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Is Your Job Actually Important to Your Restaurant?

Chef Steven Howard| Chef's Blade

Sous Chef

Sous chef is the most broadly defined position in the kitchen. It can be an executive position in a huge operation or “chief cook and bottle washer” in a smaller café. It can be a name for all assistants or only for the executive’s right hand man! The literal French translation of the word is “under.” So because each kitchen seems to have its own hierarchy and organization, the sous is under the executive chef and in charge of all the details the executive cannot get to. Therefore, short of a better title, the sous chef is basically the kitchen manager.

This means that the sous manages food cost, labor cost, and the readiness and cleanliness of every station in the kitchen. The sous is directly responsible for the physical implementations of all cost saving measures and compliances for the restaurant. The sous maximizes labor dollars by scheduling the top cooks/chefs on the busiest nights. This also maximizes service efficiency and cooking talent on the nights most of your customers come, ensuring the best customer service and the highest quality cuisine, directly affecting your sales.

The sous may also be the chef de cuisine or the person in charge of the daily specials, menu, recipes, preparation, and, yes, cost efficiency. By creating new recipes daily, the sous also administrates, develops, and trains his or her staff on new recipes and techniques. This way the sous can gauge and track every staff member’s talent and professional development, which he or she reports to the executive.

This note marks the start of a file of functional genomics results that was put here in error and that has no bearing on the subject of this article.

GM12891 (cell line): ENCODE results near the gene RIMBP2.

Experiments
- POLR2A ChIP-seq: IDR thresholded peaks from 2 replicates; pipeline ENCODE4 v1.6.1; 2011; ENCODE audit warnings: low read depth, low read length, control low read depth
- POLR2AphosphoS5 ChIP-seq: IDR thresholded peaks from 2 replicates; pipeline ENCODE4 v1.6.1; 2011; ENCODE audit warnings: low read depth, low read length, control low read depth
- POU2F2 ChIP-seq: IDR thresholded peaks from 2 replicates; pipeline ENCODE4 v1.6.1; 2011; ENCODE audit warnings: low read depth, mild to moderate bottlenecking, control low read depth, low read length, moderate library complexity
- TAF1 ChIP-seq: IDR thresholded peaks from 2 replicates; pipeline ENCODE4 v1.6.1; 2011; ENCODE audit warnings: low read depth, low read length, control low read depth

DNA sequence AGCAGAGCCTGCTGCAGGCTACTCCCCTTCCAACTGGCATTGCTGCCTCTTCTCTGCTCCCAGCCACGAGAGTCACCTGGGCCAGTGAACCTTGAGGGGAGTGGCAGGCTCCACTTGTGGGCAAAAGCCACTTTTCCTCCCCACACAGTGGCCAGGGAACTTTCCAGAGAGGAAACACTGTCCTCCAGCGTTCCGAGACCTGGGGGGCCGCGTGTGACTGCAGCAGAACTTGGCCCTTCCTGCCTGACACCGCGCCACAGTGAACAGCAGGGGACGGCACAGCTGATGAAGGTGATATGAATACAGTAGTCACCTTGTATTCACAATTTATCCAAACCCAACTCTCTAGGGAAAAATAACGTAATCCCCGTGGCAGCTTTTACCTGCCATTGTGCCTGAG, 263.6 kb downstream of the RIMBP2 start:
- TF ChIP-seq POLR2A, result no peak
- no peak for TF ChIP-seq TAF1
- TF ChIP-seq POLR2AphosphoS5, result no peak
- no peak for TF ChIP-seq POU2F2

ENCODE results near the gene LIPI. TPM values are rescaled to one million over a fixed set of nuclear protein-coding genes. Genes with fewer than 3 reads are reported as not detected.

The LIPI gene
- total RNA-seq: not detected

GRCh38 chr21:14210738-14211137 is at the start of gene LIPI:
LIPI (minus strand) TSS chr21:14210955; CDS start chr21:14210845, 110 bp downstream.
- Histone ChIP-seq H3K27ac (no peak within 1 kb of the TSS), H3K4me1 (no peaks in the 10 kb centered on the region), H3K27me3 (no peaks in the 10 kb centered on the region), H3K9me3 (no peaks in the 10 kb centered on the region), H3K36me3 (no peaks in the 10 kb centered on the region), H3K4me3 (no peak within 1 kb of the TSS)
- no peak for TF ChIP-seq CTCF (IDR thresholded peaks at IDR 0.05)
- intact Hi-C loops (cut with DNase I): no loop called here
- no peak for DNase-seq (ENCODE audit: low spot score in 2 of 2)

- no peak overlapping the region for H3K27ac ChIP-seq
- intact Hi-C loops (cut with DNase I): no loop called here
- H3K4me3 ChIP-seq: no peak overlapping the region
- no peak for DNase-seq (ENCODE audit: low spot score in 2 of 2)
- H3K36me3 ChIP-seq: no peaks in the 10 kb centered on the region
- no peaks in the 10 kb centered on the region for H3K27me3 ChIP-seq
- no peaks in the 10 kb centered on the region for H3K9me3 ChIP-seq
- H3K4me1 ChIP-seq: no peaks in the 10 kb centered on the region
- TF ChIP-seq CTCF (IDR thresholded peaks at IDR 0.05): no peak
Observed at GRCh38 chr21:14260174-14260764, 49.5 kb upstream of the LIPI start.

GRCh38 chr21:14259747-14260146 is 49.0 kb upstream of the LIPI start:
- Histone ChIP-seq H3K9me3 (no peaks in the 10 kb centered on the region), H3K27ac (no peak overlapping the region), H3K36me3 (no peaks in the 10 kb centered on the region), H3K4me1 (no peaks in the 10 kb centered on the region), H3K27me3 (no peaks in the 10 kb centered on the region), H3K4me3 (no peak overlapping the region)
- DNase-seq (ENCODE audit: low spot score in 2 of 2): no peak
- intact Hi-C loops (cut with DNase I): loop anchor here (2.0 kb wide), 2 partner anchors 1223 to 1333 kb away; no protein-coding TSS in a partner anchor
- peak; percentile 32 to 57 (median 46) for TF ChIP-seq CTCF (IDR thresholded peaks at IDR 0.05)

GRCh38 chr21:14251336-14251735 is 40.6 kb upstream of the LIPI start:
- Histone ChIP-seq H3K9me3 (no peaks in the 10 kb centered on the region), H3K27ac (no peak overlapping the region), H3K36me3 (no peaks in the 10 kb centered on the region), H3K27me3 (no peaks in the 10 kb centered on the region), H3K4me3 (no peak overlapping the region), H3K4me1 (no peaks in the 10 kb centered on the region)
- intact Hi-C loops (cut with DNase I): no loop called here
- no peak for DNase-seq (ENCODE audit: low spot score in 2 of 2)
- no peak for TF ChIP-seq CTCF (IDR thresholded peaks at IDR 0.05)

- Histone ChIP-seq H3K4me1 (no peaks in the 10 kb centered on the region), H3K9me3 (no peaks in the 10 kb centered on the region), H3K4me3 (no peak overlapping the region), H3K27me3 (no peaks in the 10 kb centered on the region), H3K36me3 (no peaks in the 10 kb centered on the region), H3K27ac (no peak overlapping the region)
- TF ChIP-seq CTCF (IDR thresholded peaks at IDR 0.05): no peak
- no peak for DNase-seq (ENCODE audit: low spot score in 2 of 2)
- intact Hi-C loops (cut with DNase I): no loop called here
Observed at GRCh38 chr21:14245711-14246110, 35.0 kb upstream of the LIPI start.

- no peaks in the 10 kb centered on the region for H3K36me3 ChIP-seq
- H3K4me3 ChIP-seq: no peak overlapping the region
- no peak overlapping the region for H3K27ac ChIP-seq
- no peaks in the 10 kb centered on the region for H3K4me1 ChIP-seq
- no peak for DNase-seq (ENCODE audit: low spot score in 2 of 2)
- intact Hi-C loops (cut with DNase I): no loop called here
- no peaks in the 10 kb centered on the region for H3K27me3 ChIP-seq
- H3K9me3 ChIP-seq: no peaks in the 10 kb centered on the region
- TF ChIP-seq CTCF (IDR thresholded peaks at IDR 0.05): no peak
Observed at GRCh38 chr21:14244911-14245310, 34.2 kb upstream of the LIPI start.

In today’s kitchen the sous must also be a software and data entry wiz. The executive gives the sous the prep and yield lists he or she wants performed and the sous must follow up on every BOH worker to make sure the orders are being met to specification and then entered properly and delivered to the executive for proper administration. All of this is critical to every restaurant’s profitability. Imagine if the prep is off (as mentioned in the prep section), an extra 2 hours are scheduled daily, your only saucier is out for a week, and the sous hasn’t trained anyone in the interim — the service and taste suffers for that week. These easily compounded errors could cost a restaurant thousands of dollars over a month and eventually close the place up.

So how does a sous become the executive when the old fart has been there forever and won’t retire! Cyanide possibly? This is where social networking (not necessarily the computerized kind) and employer changes must be considered. You must go out and socialize within your local restaurant industry top chefs and managers. You’ll get the skinny before a new position comes available around town. It may also get back to the boss you’re looking and maybe a new position comes up with a potential expansion by your current owner — but be wary about being too obvious as your boss may not appreciate your looking around. Lastly, top sous are always offered positions as executives in start-up or smaller concept restaurants. The pay may not be as great, but the work is challenging and you’ll get the title you want.

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